From BL’art’ projects, Banele Ndajayi is a self-instructed artist from Gramhamstown. He works with various mediums, mainly using found objects such as zinc, metal, boards, woods, plastic canisters and canvasses. Banele teaches art at the Masifunde Learner Development Center. He has participated in a number of exhibitions including The South African Bridge to Chicago, which was held at gallery Guihard in Chicago. He also won a Merit award at the 2011 Artec New Signature Competition. Banele will collaborate with Bamanye Lethu Ngxale for this project. Banele and Bamanye will work with young people from Walmer Township in Port Elizabeth, exploring issues around the Red Location Museum, what it means for the community and what it could mean for local artists.

Critical Friends have been appointed to support the artists in the conceptual development and their project methodology. The critical friends serve as a feedback loop for the artists and the project as a whole. Each artist is appointed an individual or two-person co-critical friend.

Critical Friends:

  • Taryn Mackay is a community organizer, writer and cultural facilitator. She is a founding member of the Imbawula Trust (Orlando West), coordinator of the film sharing collective KindoKadre (Johannesburg CBD and Western Cape) and a gender studies trainer for the Curriculum Development Project (Bertrams). Taryn will partner with Farieda Nazier as critical friend to Buntu Fihla (Phakamisa) and Banele Ndajayi (Port Elizabeth).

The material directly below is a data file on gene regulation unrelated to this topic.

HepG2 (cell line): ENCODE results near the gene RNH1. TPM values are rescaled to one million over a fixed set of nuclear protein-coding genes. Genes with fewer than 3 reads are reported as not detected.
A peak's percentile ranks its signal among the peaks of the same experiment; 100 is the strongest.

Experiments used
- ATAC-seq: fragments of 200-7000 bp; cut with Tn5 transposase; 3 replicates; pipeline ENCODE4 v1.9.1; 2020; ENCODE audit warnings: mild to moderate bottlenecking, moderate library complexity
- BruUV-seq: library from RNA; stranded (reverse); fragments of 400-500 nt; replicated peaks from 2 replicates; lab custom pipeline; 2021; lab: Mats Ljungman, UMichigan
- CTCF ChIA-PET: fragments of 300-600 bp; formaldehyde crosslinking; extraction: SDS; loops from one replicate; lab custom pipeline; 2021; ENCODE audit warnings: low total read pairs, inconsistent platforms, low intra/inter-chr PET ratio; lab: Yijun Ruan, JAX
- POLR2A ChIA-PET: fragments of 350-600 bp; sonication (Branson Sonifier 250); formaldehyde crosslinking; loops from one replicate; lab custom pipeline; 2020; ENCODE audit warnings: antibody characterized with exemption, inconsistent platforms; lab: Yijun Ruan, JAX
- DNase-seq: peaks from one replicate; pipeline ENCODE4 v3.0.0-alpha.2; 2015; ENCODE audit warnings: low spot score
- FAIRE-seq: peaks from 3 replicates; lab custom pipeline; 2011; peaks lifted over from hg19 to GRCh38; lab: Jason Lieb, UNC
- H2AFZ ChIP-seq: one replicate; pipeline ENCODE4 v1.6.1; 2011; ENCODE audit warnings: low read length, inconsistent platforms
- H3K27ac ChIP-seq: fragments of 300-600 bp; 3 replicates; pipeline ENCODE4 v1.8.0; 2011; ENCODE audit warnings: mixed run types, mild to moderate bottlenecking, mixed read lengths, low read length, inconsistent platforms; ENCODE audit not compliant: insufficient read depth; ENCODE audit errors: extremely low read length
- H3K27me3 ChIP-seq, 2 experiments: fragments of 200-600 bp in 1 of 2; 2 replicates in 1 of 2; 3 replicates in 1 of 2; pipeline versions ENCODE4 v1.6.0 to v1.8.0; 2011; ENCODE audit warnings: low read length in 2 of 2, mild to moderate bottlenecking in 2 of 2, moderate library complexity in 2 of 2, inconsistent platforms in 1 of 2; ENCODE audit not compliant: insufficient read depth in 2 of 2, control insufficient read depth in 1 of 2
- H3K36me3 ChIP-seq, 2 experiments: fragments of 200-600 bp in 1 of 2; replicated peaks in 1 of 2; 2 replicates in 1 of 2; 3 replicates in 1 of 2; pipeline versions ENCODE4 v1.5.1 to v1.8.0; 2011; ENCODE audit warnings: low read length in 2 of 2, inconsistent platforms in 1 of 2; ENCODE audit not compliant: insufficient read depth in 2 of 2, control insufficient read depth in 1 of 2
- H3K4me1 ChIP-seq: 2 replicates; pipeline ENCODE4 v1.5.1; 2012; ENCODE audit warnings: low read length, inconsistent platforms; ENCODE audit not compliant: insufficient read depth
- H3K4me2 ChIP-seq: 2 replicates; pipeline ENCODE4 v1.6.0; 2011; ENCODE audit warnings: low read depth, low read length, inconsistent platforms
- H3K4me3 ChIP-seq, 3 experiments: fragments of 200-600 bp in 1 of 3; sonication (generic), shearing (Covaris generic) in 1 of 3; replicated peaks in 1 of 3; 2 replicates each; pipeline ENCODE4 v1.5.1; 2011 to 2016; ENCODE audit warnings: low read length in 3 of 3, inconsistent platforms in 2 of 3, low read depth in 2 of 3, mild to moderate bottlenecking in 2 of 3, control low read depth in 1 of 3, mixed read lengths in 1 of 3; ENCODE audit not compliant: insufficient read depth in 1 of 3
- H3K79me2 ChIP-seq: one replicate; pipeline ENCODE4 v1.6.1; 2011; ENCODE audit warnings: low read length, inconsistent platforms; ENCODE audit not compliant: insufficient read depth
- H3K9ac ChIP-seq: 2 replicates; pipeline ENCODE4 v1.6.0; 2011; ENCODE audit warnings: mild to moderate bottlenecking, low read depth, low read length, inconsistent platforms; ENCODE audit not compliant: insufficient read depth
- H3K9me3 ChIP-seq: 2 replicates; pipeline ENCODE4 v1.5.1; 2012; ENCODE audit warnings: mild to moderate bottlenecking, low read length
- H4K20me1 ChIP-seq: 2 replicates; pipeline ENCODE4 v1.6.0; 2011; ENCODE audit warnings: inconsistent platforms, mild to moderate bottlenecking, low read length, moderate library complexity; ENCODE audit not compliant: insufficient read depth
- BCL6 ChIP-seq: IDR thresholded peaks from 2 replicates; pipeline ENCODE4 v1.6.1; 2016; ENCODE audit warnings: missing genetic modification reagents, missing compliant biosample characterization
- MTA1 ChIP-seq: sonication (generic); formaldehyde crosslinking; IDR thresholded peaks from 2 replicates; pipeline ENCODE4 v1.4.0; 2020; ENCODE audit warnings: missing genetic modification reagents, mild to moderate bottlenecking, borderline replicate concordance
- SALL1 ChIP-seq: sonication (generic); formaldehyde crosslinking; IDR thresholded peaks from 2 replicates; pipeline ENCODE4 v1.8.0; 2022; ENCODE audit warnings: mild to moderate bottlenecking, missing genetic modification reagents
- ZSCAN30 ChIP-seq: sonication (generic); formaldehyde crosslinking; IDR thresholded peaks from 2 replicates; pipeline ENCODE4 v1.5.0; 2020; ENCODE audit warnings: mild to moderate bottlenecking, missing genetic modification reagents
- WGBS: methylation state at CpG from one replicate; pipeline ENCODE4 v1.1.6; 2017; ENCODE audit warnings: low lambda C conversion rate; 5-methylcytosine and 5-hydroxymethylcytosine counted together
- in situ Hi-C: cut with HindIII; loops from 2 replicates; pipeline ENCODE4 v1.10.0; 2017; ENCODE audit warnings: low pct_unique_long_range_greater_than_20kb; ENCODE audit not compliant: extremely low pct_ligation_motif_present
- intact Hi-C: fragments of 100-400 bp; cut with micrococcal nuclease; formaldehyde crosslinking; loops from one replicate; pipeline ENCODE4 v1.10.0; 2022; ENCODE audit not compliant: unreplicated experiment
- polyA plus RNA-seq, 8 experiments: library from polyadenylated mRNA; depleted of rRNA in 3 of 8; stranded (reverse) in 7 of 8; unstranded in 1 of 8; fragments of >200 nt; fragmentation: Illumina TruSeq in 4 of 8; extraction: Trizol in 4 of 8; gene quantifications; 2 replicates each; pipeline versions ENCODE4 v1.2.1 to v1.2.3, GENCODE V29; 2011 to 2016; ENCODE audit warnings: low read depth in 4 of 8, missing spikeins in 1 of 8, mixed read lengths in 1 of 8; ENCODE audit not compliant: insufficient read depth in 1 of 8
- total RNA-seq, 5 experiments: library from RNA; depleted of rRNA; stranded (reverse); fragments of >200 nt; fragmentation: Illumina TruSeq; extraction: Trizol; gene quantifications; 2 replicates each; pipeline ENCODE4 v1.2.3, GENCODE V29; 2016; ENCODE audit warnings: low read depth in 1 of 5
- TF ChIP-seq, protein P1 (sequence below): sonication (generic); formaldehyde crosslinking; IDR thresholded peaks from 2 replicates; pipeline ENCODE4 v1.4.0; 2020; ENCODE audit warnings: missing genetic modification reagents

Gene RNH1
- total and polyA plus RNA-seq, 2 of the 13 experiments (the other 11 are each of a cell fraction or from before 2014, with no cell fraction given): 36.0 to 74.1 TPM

• Farieda Nazier has successfully curated and participated in a number of contemporary art and design exhibitions, most recently the ‘After Math’ at the Apartheid Museum. She is an artist, designer and lecturer in the Faculty of Art and Design and Architecture at the University of Johannesburg.
  • Thenjiwe Nkosi is a painter and video artist who divides her time between studio work and the field of collaborative practice. Recent projects have been collaborations with artists in the Zimbabwe/South Africa border region, where she has followed her interests in art as social practice. Thenjiwe will partner with Lindiwe Matshikiza as critical friends to Rangoato Hlasane, Malose Malahlela, Phandeani Liphosa (Polokwane) and Tazneem Wentzel and Jarret Erasmus (Cape Town).
  • Lindiwe Matshikiza is an artist working predominantly in theatre and film since 2003. She is writer and director of ‘The Donkey Child’ a multidisciplinary theatre project in which several independent Johannesburg-based artists collaborate with children and young people associated with the Hillbrow Theatre project and Keleketla! Library.
  • Phillippa Yaa Devilliers is an award-winning writer, performing artist and lecturer in the creative writing department at the University of Witswatersrand. She is noted for poetry, which has been published in collections and many magazines and anthologies. Phillippa has been selected to serve as a critical friend for emergent artist Sylvester Mqeku (Bloemfontein).

In response to the 2014 Ways of Being Here project, VANSA will hold its first annual Winter School in Johannesburg that will run from May to June. The theme for the inaugural programme is ‘the everyday’, click here for more information.


The project has been funded by the Department of Arts and Culture.